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Researchers receive funding to investigate use and safety of anti-nausea drug in pregnancy

Wednesday 28 July 2021 10:39am

Sarah Donald and Lianne Parkin image
Dr Sarah Donald and Associate Professor Lianne Parkin.

Associate Professor Lianne Parkin and colleagues from the Pharmacoepidemiology Research Network have been awarded $1.2 million from the Health Research Council of New Zealand to investigate the use and safety of an anti-nausea drug during pregnancy.

About 70 per cent of women experience nausea and vomiting during the first three months of pregnancy (the first trimester). For some women, severe and persistent vomiting leads to serious dehydration that requires hospitalisation.

There are several prescription drugs which are used to treat severe nausea and vomiting during pregnancy. One of these drugs, ondansetron, was originally developed to treat chemotherapy-induced nausea and it is not specifically licensed to treat nausea and vomiting in pregnancy. Despite this, its use during pregnancy is rising internationally and in New Zealand.

“This is concerning because there is uncertainty about the safety of the drug, including whether it increases the risk of congenital anomalies such as heart defects and oral clefts (cleft lip and/or palate)”, says co-investigator Dr Sarah Donald.

“The aims of our study are to examine trends in the use of ondansetron and determine whether it increases the risk of congenital abnormalities, as well as other negative infant outcomes and adverse pregnancy outcomes.”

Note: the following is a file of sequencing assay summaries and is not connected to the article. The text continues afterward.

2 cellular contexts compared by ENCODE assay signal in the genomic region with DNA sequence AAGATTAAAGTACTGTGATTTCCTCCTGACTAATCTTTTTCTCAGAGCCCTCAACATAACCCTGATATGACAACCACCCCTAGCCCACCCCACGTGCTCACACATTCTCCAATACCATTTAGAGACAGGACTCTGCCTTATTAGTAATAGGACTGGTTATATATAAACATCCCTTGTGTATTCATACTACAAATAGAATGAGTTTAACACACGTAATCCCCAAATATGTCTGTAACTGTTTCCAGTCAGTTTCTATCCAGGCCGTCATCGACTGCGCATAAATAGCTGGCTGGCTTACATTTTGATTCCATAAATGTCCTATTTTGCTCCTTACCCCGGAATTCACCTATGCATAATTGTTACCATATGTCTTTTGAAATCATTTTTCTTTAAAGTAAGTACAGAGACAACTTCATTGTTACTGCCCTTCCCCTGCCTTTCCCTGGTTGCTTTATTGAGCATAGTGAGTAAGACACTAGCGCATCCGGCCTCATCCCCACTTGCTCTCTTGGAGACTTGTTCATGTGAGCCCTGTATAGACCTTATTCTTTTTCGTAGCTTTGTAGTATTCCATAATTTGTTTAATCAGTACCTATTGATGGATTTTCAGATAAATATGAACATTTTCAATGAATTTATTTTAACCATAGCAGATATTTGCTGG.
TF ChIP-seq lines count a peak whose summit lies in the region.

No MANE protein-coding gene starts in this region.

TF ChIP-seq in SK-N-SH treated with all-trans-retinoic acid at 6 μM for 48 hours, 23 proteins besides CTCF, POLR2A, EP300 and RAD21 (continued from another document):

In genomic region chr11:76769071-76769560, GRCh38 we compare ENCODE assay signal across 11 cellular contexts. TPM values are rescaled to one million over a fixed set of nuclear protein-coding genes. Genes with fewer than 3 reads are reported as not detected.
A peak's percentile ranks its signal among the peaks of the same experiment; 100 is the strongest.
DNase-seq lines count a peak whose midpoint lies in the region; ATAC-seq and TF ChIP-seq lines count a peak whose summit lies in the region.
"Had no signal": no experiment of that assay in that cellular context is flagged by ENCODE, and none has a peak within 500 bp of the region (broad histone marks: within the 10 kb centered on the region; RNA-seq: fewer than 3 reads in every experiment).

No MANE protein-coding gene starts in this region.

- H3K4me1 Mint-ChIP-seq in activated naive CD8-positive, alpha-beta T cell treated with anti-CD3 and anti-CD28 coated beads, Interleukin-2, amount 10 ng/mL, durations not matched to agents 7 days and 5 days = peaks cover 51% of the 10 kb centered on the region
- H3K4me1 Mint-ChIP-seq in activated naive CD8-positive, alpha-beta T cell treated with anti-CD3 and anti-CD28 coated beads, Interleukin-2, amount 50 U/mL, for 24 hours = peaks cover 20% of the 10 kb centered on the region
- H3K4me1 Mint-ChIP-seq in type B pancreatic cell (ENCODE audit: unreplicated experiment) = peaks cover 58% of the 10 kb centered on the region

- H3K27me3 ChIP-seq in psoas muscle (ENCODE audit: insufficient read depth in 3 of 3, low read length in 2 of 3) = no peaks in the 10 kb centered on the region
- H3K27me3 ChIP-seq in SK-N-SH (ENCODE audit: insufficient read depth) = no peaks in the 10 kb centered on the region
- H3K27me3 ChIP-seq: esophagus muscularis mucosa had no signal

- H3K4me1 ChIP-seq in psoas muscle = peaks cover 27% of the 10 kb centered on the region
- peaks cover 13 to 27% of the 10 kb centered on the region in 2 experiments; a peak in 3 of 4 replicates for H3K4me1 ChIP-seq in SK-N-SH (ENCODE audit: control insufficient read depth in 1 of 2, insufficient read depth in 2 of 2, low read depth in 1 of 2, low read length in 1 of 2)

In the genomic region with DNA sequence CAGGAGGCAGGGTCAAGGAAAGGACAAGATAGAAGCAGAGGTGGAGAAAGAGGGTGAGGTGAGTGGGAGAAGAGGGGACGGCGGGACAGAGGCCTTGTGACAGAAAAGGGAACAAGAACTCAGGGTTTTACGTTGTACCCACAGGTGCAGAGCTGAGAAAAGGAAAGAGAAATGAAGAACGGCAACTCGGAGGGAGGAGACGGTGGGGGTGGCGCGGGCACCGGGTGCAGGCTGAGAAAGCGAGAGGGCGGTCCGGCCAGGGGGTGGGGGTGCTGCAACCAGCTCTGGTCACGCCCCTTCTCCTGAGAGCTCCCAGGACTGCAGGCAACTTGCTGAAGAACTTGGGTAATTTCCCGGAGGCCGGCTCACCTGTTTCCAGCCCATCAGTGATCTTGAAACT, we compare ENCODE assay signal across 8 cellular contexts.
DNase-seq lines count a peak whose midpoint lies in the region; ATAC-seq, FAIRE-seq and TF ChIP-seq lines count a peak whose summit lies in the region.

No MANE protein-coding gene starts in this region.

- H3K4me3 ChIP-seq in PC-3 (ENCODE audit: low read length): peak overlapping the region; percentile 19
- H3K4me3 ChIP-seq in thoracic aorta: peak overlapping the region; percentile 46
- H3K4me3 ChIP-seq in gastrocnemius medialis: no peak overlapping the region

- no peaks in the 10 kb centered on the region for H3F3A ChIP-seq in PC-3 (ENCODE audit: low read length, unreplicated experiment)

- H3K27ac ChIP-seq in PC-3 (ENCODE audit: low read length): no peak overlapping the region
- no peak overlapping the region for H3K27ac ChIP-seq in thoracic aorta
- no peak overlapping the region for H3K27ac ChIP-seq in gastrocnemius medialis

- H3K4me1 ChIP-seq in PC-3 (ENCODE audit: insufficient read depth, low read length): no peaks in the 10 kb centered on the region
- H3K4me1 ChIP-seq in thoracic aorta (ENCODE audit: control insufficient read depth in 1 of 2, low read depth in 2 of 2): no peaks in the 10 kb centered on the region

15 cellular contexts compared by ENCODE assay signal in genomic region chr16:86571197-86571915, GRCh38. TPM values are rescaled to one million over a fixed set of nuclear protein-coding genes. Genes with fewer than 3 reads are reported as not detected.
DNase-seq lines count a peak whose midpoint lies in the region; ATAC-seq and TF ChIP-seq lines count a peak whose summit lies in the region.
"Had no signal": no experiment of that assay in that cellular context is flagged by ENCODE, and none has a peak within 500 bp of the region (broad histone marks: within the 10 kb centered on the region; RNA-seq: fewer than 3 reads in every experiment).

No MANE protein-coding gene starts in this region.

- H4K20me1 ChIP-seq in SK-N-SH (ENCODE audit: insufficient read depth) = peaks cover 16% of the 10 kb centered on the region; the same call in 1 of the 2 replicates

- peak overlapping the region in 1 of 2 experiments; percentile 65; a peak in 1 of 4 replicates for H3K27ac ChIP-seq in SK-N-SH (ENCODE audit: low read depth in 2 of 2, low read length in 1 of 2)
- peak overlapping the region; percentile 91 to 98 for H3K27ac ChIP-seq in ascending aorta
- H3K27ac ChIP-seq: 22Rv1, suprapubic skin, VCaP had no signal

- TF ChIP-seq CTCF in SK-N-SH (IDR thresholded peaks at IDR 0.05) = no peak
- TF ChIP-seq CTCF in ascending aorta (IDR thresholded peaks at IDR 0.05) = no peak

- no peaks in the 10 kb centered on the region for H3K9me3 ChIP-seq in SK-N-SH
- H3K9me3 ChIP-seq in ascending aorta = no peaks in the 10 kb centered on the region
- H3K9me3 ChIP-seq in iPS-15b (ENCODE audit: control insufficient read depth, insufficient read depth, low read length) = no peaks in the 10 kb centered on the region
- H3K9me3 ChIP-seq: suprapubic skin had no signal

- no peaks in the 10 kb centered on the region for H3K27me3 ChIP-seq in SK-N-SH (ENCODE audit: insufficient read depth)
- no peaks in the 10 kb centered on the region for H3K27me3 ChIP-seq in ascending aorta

The research will be based on the New Zealand Pregnancy Cohort, which was developed by Dr Donald and colleagues.

Project details:

Utilisation and safety of ondansetron during pregnancy: a national cohort study.
$1.2 million, 36 months


  • Associate Professor Lianne Parkin (Department of Preventive and Social Medicine, Dunedin School of Medicine)
  • Dr Sarah Donald (Department of Preventive and Social Medicine, Dunedin School of Medicine)
  • Professor Katrina Sharples (Department of Mathematics and Statistics)
  • Mr David Barson (Department of Preventive and Social Medicine)
  • Leanne Te Karu (School of Pharmacy)
  • Dr Karyn Maclennan (Department of Preventive and Social Medicine)
  • Mrs Diana Phone (Waitematā District Health Board; School of Pharmacy)
  • Ms Hedwig van Asten (Department of Women’s and Children’s Health)
  • Associate Professor Michael Stitely (Department of Women’s and Children’s Health)

For more information, contact:

Associate Professor Lianne Parkin
Department of Preventive and Social Medicine
Dunedin School of Medicine
University of Otago
Tel +64 3 479 8425